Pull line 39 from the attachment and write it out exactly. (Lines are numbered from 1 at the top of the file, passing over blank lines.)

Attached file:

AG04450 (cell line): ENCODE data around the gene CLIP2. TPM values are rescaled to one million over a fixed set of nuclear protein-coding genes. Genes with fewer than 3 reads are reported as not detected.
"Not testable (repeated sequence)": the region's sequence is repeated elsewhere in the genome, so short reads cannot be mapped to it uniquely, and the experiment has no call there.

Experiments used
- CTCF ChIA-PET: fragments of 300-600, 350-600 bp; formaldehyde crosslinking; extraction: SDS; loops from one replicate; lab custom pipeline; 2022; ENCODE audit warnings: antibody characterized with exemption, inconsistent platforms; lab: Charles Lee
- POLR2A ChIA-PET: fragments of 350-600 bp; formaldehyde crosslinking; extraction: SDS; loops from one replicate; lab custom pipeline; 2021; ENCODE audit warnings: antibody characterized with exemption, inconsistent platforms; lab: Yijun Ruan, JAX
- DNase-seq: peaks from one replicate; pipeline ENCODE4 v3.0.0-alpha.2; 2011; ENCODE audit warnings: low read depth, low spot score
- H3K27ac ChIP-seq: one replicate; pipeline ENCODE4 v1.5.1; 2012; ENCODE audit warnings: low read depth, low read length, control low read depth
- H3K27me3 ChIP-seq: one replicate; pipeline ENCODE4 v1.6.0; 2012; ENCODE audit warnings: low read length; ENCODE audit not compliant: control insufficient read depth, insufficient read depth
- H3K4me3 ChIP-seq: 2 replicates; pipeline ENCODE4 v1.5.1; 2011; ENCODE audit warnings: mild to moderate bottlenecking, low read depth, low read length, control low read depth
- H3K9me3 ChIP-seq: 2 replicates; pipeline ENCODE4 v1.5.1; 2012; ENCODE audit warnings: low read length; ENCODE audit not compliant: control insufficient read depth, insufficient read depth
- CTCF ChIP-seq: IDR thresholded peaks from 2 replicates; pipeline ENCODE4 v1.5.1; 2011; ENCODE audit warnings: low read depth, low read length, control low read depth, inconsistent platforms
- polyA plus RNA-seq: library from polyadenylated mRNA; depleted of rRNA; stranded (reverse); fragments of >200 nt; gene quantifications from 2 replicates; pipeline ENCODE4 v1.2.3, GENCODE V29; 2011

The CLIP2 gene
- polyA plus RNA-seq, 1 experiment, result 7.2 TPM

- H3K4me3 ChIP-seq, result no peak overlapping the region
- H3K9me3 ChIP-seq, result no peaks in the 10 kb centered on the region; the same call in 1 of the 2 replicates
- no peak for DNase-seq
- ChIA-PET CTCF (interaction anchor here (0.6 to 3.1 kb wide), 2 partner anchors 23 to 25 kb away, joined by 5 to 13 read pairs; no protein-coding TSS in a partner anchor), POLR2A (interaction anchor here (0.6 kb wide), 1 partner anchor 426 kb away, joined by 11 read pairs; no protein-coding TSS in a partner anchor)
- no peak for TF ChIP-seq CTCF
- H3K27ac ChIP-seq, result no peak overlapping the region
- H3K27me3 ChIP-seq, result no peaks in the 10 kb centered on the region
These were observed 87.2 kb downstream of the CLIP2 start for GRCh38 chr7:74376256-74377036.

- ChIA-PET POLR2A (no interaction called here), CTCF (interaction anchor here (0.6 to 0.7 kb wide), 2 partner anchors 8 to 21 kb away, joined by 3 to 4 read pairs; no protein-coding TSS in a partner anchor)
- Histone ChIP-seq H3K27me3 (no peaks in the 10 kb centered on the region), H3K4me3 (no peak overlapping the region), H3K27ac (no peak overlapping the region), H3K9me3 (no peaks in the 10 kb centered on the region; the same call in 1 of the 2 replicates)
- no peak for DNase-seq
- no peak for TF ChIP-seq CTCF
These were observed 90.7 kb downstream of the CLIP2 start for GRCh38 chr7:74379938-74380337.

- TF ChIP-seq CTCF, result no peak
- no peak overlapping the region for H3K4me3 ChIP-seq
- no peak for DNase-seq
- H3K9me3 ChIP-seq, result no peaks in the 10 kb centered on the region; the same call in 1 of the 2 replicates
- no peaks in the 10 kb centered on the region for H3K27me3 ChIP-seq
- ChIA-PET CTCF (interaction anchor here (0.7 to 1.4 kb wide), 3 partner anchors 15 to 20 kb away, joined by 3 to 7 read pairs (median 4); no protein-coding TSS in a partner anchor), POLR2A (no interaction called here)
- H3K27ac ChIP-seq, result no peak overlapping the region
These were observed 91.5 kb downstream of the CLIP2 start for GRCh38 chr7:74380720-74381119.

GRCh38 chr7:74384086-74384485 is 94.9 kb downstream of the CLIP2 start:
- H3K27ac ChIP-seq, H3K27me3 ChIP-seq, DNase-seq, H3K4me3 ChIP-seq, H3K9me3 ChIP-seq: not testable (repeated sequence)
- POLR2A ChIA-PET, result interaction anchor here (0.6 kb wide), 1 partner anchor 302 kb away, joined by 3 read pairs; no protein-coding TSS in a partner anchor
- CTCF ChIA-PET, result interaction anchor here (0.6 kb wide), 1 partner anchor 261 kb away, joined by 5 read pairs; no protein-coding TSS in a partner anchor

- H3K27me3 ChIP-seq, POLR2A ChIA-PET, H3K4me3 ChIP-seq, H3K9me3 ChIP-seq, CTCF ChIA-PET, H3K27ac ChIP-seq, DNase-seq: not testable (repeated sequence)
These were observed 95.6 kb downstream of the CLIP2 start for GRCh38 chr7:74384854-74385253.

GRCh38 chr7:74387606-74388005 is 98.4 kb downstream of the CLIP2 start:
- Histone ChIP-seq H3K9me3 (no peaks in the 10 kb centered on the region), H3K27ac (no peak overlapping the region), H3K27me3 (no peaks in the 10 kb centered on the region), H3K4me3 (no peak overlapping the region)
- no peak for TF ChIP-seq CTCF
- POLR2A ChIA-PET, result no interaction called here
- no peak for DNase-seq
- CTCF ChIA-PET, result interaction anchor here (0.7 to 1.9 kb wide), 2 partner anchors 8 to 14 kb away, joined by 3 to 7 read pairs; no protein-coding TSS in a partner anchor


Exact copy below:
- CTCF ChIA-PET, result interaction anchor here (0.6 kb wide), 1 partner anchor 261 kb away, joined by 5 read pairs; no protein-coding TSS in a partner anchor